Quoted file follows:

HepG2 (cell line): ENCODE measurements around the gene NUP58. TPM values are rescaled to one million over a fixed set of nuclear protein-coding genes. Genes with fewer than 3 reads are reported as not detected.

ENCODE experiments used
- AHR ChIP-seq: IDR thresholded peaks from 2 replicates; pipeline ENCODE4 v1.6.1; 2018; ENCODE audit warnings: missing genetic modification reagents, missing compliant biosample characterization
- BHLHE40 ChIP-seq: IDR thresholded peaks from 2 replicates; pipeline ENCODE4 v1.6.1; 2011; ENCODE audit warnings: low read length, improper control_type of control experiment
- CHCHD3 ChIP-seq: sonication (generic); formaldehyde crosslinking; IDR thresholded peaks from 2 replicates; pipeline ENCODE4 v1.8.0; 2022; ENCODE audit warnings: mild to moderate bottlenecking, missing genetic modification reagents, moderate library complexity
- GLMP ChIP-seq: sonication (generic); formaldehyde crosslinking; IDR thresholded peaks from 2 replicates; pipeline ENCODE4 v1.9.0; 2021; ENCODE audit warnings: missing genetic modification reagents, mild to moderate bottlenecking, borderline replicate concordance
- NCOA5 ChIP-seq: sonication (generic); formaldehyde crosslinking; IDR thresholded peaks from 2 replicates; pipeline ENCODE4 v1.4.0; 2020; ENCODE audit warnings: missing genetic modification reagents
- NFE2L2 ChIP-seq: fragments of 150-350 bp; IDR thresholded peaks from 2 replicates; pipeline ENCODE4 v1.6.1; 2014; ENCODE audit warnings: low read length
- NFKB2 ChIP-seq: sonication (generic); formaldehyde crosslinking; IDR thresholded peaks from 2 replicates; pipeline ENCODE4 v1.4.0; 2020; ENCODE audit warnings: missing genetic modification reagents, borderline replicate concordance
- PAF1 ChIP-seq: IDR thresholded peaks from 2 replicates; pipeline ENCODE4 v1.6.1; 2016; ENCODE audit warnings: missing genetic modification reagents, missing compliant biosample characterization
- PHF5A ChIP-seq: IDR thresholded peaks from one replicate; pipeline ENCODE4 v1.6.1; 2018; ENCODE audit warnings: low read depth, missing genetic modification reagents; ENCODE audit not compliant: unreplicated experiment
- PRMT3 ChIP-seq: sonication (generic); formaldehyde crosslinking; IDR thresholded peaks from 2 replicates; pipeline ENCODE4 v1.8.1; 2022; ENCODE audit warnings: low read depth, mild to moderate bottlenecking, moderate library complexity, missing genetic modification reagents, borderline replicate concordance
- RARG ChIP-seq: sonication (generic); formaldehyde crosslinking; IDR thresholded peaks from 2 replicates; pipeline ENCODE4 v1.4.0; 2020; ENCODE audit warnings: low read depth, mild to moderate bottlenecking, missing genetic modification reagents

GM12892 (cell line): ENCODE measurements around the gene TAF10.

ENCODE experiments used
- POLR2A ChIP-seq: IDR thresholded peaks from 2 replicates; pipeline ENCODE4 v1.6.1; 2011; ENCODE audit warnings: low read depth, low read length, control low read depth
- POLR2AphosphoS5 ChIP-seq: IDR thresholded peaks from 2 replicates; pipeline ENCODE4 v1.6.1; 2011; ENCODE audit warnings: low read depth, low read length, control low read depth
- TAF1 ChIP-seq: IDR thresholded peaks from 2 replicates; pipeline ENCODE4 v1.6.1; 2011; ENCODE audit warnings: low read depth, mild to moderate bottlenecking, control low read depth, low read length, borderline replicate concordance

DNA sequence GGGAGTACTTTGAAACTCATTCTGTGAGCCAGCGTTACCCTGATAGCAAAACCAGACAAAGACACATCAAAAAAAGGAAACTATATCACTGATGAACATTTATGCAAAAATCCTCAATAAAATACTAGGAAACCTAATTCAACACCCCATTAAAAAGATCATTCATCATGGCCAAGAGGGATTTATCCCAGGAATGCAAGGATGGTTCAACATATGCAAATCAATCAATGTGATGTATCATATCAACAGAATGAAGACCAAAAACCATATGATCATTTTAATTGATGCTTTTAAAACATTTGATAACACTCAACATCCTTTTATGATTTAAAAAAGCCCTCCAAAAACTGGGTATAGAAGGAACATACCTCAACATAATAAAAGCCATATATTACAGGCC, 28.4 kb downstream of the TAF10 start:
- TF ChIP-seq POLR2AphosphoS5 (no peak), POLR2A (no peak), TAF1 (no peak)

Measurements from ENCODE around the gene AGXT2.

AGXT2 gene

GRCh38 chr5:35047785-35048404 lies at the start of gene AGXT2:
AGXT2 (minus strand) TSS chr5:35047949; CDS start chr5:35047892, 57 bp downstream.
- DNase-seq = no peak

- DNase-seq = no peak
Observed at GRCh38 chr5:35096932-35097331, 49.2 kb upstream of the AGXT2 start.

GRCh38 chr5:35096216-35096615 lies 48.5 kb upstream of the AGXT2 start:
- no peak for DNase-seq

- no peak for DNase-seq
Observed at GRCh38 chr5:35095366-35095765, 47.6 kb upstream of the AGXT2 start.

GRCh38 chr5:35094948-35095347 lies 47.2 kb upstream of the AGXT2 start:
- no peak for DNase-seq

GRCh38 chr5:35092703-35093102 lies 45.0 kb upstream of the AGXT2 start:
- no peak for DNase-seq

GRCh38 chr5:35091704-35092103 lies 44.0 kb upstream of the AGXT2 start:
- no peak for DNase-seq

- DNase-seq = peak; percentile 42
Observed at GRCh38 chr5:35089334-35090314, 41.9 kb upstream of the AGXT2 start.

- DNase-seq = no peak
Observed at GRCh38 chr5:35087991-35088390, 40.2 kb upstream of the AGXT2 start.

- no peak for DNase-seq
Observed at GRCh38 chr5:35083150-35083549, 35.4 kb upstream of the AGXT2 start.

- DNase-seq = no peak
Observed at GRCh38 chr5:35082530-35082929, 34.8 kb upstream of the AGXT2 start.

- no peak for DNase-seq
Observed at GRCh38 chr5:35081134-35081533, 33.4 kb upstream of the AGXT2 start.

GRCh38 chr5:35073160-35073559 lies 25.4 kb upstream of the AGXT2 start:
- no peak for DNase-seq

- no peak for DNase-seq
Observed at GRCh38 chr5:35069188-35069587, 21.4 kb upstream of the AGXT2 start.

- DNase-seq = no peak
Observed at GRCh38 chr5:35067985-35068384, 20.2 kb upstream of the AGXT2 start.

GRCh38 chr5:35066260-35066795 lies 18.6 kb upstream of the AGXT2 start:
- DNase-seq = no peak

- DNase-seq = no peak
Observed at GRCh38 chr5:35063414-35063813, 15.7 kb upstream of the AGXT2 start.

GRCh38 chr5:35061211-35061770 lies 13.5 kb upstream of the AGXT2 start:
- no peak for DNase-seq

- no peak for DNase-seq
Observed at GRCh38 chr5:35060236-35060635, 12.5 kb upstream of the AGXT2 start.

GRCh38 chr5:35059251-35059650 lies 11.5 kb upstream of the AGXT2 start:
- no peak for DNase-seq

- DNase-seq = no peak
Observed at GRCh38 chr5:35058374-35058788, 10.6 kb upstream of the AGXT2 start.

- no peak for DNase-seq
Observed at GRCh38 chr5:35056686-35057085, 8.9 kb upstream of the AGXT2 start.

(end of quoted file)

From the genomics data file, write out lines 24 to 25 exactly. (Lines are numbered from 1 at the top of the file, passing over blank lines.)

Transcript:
AGXT2 (minus strand) TSS chr5:35047949; CDS start chr5:35047892, 57 bp downstream.
- DNase-seq = no peak